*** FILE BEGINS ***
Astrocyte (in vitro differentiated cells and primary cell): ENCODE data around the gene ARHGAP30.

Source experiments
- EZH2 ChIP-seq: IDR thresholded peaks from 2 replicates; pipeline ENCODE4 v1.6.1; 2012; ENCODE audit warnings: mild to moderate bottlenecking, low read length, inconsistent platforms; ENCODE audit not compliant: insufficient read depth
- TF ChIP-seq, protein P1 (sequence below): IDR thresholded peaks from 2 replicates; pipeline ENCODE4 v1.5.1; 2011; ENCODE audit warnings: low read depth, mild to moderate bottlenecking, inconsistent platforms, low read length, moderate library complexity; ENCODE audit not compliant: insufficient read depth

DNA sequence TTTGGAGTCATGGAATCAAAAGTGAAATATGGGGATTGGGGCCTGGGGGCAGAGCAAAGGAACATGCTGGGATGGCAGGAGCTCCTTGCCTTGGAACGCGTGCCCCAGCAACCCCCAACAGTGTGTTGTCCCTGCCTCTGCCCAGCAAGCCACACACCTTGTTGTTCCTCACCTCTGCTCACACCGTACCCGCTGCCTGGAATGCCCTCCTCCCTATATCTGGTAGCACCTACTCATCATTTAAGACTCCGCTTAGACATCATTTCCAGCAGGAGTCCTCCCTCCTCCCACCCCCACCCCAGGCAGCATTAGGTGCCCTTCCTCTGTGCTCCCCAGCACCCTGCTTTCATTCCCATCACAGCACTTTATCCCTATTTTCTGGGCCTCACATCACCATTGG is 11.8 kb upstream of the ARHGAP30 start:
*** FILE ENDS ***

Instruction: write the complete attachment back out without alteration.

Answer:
Astrocyte (in vitro differentiated cells and primary cell): ENCODE data around the gene ARHGAP30.

Source experiments
- EZH2 ChIP-seq: IDR thresholded peaks from 2 replicates; pipeline ENCODE4 v1.6.1; 2012; ENCODE audit warnings: mild to moderate bottlenecking, low read length, inconsistent platforms; ENCODE audit not compliant: insufficient read depth
- TF ChIP-seq, protein P1 (sequence below): IDR thresholded peaks from 2 replicates; pipeline ENCODE4 v1.5.1; 2011; ENCODE audit warnings: low read depth, mild to moderate bottlenecking, inconsistent platforms, low read length, moderate library complexity; ENCODE audit not compliant: insufficient read depth

DNA sequence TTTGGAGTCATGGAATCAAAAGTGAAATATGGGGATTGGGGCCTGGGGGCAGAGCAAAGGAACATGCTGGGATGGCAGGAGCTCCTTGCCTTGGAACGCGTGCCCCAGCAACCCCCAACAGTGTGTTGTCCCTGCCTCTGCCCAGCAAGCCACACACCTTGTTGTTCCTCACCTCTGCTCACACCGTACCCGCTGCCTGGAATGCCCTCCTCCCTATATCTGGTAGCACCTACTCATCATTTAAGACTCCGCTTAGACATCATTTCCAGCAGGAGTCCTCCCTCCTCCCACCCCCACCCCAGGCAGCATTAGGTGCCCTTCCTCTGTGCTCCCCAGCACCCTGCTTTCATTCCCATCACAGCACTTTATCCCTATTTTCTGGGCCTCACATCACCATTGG is 11.8 kb upstream of the ARHGAP30 start: